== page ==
Re-elected in 1960.
Re-elected in 1962.
Re-elected in 1964.
Re-elected in 1966.
Re-elected in 1968.
Re-elected in 1970.
Redistricted to the 6th district.
 
Samuel H. Young
Republican January 3, 1973 –
January 3, 1975
93rd Elected in 1972.
Lost re-election.
 
Abner Mikva
Democratic January 3, 1975 –
September 26, 1979
94th
95th
96th
Elected in 1974.
Re-elected in 1976.
Re-elected in 1978.
Resigned to become judge of U.S. Court of Appeals.
Vacant September 26, 1979 –
January 22, 1980
96th
 
John Edward Porter
Republican January 22, 1980 –
January 3, 2001
96th
97th
98th
99th
100th
101st
102nd
103rd
104th
105th
106th
Elected to finish Mikva's term.
Re-elected in 1980.
Re-elected in 1982.
Re-elected in 1984.
Re-elected in 1986.
Re-elected in 1988.
Re-elected in 1990.
Re-elected in 1992.
Re-elected in 1994.
Re-elected in 1996.
Re-elected in 1998.
Retired.
 
Mark Kirk
Republican January 3, 2001 –
November 29, 2010
107th
108th
109th
110th
111th
Elected in 2000.
Re-elected in 2002.
Re-elected in 2004.
Re-elected in 2006.
Re-elected in 2008.
Retired to run for U.S. senator, and then resigned when elected.
Vacant November 29, 2010 –
January 3, 2011
111th
 
Bob Dold
Republican January 3, 2011 –
January 3, 2013
112th Elected in 2010.
Lost re-election.
 
Brad Schneider
Democratic January 3, 2013 –
January 3, 2015
113th Elected in 2012.
Lost re-election.
 
Bob Dold
Republican January 3, 2015 –
January 3, 2017
114th Elected in 2014.
Lost re-election.
 
Brad Schneider
Democratic January 3, 2017 –
Present
115th
116th
117th
Elected in 2016.
Re-elected in 2018.
Re-elected in 2020.

Historical district boundariesEdit

 
2003 - 2013

See alsoEdit

ReferencesEdit

  1. ^ Center for New Media & Promotion (CNMP), US Census Bureau. "My Congressional District". www.census.gov. Retrieved January 17, 2019.
  2. ^ "Partisan Voting Index – Districts of the 115th Congress" (PDF). The Cook Political Report. April 7, 2017. Retrieved April 7, 2017.
  3. ^ a b c d Barone, Michael; McCutcheon, Chuck (2013). The Almanac of American Politics 2014. Chicago: University of Chicago Press. pp. 577–578. ISBN 978-0-226-10544-4. Copyright National Journal.
  4. ^ Illinois Congressional District 10, Illinois Board of Elections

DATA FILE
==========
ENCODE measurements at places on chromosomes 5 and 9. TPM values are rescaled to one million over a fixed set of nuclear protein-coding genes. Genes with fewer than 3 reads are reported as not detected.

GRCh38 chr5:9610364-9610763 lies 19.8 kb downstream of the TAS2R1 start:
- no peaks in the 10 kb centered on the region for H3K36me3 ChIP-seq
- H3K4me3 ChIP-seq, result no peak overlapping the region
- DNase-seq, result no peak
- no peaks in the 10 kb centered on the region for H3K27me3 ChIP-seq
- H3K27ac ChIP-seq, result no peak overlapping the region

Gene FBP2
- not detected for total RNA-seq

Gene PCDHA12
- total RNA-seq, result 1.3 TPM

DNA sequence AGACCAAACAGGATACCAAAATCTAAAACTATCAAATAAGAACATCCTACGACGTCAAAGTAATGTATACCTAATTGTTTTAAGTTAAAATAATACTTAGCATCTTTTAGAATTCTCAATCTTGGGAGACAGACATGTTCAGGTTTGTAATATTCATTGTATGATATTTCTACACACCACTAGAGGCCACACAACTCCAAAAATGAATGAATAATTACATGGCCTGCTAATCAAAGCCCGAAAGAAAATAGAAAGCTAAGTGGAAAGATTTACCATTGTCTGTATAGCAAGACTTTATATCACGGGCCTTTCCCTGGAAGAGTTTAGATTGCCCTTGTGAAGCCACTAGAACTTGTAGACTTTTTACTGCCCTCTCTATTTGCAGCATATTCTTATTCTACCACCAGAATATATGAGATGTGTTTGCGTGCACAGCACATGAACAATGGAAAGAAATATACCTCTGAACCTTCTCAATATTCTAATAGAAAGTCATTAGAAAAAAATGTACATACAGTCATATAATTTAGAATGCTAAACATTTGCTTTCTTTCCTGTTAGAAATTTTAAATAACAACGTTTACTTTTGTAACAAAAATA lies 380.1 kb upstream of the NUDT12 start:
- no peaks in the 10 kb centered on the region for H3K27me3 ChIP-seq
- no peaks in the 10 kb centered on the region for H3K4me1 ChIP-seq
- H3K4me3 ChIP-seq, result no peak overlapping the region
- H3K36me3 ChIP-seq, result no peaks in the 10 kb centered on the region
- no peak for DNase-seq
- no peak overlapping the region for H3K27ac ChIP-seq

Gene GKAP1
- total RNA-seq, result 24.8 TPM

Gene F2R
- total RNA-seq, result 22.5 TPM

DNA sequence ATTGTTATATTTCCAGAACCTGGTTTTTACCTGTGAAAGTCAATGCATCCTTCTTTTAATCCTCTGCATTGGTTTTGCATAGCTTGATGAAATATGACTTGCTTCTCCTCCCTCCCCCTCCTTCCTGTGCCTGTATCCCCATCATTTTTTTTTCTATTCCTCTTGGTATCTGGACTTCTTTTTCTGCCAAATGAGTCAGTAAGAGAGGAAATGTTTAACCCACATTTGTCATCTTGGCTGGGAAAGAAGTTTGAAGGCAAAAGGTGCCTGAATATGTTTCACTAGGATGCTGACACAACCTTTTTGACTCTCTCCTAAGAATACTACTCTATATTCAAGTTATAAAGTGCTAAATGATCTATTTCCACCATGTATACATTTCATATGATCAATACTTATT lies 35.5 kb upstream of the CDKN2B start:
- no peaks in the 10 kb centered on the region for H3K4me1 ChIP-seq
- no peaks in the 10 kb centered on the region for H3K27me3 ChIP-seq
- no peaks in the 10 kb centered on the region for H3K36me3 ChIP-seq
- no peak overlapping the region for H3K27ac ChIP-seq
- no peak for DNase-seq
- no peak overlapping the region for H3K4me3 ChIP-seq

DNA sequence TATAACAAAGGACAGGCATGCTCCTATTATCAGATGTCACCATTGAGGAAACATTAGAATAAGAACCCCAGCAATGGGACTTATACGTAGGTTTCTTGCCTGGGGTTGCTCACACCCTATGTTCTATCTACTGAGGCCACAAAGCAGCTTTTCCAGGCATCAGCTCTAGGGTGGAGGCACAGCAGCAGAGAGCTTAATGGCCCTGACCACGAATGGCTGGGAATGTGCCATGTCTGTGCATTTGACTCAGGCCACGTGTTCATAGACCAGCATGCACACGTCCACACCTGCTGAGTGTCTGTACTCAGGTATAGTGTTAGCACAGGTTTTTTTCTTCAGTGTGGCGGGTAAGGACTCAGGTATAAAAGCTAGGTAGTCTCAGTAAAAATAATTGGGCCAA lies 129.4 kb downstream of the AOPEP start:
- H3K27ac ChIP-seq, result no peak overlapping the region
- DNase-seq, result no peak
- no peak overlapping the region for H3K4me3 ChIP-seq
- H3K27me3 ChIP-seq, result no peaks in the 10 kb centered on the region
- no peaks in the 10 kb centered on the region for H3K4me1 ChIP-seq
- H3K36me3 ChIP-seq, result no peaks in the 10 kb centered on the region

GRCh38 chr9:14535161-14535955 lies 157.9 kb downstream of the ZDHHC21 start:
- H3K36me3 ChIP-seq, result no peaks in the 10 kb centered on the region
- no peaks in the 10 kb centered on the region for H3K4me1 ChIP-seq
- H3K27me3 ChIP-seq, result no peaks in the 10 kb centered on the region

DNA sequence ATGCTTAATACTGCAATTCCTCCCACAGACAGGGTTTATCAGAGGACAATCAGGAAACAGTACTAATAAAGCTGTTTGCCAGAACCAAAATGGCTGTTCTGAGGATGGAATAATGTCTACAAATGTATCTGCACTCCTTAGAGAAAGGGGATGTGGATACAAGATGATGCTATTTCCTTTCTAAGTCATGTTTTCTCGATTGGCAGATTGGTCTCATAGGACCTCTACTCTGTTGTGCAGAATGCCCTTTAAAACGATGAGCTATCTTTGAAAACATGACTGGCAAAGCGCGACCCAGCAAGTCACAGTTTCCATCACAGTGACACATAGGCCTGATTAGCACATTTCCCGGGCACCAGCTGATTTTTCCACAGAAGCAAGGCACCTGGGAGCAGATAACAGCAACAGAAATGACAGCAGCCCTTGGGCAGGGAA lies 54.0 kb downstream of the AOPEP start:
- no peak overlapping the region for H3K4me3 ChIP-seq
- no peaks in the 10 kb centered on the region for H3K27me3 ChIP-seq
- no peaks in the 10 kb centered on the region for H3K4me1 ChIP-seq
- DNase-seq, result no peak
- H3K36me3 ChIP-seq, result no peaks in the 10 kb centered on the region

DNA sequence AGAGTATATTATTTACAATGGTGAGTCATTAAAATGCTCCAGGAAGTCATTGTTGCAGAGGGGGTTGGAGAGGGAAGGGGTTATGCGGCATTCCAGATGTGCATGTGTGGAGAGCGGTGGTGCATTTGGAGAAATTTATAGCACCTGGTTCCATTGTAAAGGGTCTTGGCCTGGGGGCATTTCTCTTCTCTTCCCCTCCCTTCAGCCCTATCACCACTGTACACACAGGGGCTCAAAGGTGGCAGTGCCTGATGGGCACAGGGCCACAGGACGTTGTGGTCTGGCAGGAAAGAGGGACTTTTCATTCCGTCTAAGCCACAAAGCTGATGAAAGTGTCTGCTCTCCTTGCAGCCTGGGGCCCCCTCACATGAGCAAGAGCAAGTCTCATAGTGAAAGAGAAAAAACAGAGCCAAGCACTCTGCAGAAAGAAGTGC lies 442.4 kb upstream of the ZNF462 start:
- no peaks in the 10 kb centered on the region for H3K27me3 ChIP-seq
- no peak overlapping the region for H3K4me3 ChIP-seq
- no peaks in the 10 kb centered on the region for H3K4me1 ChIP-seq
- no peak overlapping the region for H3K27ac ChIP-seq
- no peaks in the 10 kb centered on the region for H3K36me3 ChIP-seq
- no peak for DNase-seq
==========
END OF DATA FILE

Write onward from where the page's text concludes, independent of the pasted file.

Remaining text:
5. ^ "David J. Kalbfleisch for U.S. House, IL-10 in 2010". Archived from the original on August 20, 2008. Retrieved February 16, 2014.
  6. ^ https://web.archive.org/web/20090813090041/http://www.pioneerlocal.com/evanston/news/1001476%2Cpp-greenparty-061208-s1.article. Archived from the original on August 13, 2009. Retrieved January 20, 2008. Missing or empty |title= (help)
  7. ^ "Allan Stevo for Congress". Archived from the original on October 20, 2008. Retrieved February 16, 2014.
  8. ^ "General Election of November 2, 2010" (PDF). Illinois State Board of Elections. Archived from the original (PDF) on November 6, 2011. Retrieved February 1, 2014.
  9. ^ McKinney, Dave; Sweet, Lynn; Pallasch, Abdon M. (May 28, 2011). "Illinois Democrats target GOP with redrawing of congressional map". Chicago Sun-Times. Retrieved May 28, 2011.
  10. ^ Sadin, Steve (June 2, 2011). "Dold Will Run in Remapped 10th". Libertyville Patch. Retrieved June 26, 2011.
  11. ^ "Waukegan Dem announces bid for congressional seat". WALS-TV. April 28, 2011. Retrieved April 28, 2011.[permanent dead link]
  12. ^ Sweet, Lynn (May 25, 2011). "Brad Schneider running in Illinois 10 Democratic primary". Chicago Sun-Times. Archived from the original on June 2, 2011. Retrieved May 25, 2011.
  13. ^ "Long Grove man enters 10th Democratic race". Daily Herald. November 10, 2011. Retrieved November 11, 2011.
  14. ^ "Third democrat enters 10th congressional race". Buffalo Grove Patch. September 19, 2011. Retrieved November 15, 2011.
  15. ^ Schneider survives in 10th district Dem primary, Chicago Sun-Times, March 20, 2012.
  16. ^ "2012 General Election Official Vote Totals" (PDF). Illinois State Board of Elections. Archived from the original (PDF) on November 19, 2013. Retrieved March 26, 2012.
  17. ^ "Illinois General Election 2014". Illinois State Board of Elections. November 4, 2014. Retrieved December 18, 2014.
  18. ^ "Illinois' 10th Congressional District election, 2016". Ballotpedia. Retrieved January 17, 2019.
  19. ^ "Illinois General Election 2016". Illinois State Board of Elections. November 8, 2016. Archived from the original on March 27, 2019. Retrieved December 13, 2016.
  20. ^ The Washington Post
  21. ^ "Daily Herald - Suburban Chicago's Information Source". Daily Herald. Retrieved January 17, 2019.
  22. ^ Pearson, Rick. "Republican Dold won't seek 4th rematch for Congress with Democrat Schneider". chicagotribune.com. Retrieved January 17, 2019.
  23. ^ Times, The New York (March 20, 2018). "Illinois Primary Election Results". Retrieved January 17, 2019 – via NYTimes.com.
  24. ^ "2018 General Election Official Vote Totals Book".
  25. ^ "Schneider has commanding fundraising lead in 10th District congressional race". October 20, 2019.
  26. ^ Wang, Andrew [@WangCongress] (December 2, 2019). ".@rlissau @adambroad2020" (Tweet). Retrieved December 3, 2019 – via Twitter.
  27. ^ "Primary challenger to U.S. Rep. Brad Schneider now plans to run as a write-in following challenge to his nominating petition".
  28. ^ "Error Display".
  29. ^ "Illinois Election Results: 10th Congressional District". The New York Times. November 3, 2020.
  30. ^ "Election Results 2020 GENERAL ELECTION". Illinois State Board of Elections. December 4, 2020. Retrieved December 4, 2020.
  31. ^ "Illinois 2020 Election Results". Chicago Sun-Times. November 20, 2020. Retrieved November 20, 2020.

External linksEdit

Coordinates: 42°16′47″N 87°56′21″W / 42.27972°N 87.93917°W / 42.27972; -87.93917